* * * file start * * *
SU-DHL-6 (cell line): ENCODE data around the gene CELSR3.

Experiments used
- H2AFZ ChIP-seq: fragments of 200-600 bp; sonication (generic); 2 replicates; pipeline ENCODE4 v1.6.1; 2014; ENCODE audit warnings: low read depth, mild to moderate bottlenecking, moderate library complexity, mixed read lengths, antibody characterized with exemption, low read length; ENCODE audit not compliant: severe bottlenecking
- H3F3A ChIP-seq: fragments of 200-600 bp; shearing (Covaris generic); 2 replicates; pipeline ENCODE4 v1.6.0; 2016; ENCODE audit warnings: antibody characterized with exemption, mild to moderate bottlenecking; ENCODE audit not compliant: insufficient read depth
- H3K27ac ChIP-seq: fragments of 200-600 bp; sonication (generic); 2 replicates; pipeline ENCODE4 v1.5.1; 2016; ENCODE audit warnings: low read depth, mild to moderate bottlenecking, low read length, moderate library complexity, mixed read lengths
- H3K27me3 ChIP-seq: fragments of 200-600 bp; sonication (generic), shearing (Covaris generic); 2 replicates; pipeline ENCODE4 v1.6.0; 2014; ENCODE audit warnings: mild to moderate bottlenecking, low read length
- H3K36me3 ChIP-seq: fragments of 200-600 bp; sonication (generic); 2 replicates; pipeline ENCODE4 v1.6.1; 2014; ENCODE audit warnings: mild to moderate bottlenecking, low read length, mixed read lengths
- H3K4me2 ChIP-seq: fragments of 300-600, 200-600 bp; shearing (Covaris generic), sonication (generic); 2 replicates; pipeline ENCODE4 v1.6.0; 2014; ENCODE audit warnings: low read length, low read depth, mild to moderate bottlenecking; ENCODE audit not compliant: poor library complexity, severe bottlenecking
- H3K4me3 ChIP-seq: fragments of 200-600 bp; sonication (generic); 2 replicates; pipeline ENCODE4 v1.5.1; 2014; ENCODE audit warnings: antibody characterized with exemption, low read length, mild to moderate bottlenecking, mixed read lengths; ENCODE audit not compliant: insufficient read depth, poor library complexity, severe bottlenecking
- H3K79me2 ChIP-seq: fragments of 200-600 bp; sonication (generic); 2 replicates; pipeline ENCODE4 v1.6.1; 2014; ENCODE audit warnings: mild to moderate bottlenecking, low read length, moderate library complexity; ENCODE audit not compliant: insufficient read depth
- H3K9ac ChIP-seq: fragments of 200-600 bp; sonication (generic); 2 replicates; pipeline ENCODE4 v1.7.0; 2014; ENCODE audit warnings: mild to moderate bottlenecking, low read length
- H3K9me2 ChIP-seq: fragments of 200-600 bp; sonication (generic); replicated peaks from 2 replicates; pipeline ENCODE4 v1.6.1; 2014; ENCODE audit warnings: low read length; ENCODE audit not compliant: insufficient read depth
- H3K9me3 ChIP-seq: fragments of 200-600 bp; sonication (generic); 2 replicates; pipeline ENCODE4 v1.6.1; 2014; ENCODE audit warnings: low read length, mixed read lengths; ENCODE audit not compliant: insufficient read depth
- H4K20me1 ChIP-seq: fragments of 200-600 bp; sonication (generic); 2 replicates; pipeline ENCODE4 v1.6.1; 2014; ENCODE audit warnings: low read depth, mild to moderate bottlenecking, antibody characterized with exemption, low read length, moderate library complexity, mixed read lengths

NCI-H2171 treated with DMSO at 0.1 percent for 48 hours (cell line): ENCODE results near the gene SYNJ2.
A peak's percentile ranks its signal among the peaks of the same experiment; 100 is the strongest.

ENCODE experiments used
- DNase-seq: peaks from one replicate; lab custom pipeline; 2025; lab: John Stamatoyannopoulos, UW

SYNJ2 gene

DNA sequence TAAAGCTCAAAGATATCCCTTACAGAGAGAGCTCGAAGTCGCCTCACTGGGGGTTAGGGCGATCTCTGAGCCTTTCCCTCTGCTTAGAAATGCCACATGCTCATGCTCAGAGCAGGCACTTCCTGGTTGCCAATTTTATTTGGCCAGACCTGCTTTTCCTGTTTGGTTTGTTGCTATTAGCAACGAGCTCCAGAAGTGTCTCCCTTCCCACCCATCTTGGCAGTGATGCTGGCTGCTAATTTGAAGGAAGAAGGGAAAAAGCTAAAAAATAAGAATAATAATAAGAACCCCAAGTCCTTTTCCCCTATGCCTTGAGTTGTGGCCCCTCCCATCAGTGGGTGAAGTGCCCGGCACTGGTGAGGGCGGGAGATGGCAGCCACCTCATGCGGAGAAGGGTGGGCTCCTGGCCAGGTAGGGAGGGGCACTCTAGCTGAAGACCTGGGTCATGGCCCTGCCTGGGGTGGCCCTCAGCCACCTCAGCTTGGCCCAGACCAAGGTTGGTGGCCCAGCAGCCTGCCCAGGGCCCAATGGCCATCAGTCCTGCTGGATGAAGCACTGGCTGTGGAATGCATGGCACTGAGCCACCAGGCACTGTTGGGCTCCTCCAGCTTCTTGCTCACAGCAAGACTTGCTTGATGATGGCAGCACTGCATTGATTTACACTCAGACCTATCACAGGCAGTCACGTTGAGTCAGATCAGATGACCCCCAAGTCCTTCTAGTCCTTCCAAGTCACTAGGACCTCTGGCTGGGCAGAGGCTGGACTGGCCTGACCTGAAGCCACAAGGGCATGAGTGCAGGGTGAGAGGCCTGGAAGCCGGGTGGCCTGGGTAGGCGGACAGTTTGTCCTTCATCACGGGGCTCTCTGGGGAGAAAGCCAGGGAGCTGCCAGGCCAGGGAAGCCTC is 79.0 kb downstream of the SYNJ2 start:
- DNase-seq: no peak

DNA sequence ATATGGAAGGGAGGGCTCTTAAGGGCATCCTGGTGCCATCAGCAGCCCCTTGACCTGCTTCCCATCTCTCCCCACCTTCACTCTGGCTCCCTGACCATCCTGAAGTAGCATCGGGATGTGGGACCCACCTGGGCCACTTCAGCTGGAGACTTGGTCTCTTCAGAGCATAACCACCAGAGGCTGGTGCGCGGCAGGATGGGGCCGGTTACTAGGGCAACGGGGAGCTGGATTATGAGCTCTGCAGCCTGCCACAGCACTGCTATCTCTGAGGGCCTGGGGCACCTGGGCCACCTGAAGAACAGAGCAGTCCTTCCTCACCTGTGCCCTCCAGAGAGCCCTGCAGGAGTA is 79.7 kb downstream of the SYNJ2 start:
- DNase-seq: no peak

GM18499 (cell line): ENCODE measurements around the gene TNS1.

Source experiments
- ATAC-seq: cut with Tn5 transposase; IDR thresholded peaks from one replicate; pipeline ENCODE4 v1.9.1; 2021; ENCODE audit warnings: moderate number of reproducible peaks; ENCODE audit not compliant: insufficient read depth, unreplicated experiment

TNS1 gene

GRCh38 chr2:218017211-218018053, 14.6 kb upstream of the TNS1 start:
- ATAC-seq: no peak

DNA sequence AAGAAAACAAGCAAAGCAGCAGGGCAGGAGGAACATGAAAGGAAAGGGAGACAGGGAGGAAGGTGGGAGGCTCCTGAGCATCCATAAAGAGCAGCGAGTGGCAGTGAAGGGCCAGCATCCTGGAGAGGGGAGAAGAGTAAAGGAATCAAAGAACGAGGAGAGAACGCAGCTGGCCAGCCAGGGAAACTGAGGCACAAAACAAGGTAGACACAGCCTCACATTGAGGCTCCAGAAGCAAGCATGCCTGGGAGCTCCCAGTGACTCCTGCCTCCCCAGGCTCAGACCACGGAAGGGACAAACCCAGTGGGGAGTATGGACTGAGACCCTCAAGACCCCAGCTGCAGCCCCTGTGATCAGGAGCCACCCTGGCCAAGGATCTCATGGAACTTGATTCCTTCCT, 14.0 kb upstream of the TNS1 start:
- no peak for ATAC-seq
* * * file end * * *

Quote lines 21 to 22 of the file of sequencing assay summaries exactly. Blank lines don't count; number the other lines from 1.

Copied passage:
- DNase-seq: no peak

DNA sequence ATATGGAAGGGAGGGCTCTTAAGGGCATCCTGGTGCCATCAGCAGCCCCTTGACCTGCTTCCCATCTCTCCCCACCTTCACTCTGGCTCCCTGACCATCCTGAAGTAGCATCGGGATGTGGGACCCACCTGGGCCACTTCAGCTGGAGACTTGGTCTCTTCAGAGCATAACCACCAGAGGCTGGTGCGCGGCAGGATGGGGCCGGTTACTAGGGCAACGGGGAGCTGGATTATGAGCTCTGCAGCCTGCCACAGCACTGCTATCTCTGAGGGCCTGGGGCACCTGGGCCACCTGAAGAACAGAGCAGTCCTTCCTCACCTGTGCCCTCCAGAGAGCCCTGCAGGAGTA is 79.7 kb downstream of the SYNJ2 start: